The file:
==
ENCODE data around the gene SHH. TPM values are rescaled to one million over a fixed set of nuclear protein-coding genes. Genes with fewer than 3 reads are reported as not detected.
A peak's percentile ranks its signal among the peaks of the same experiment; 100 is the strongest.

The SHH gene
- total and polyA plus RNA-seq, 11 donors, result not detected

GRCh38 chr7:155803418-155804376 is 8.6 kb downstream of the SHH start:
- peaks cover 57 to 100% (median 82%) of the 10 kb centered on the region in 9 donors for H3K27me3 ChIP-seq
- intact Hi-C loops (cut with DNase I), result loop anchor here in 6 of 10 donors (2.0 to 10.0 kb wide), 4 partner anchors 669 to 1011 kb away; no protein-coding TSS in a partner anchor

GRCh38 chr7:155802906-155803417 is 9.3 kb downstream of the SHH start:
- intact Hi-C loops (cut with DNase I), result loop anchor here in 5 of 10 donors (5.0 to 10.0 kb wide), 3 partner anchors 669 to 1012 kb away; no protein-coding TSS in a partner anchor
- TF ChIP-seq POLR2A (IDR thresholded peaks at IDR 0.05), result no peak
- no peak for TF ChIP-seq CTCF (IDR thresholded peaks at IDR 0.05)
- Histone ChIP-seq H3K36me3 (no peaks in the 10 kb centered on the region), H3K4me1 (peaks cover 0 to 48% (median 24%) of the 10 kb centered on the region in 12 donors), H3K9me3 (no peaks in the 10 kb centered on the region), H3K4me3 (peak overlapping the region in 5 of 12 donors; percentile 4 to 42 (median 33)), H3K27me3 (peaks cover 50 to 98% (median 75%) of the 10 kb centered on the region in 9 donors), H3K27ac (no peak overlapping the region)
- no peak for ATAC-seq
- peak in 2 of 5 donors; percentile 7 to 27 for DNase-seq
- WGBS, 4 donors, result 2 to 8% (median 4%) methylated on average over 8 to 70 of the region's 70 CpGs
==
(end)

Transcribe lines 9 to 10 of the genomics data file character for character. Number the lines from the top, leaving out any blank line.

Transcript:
- intact Hi-C loops (cut with DNase I), result loop anchor here in 5 of 10 donors (5.0 to 10.0 kb wide), 3 partner anchors 669 to 1012 kb away; no protein-coding TSS in a partner anchor
- TF ChIP-seq POLR2A (IDR thresholded peaks at IDR 0.05), result no peak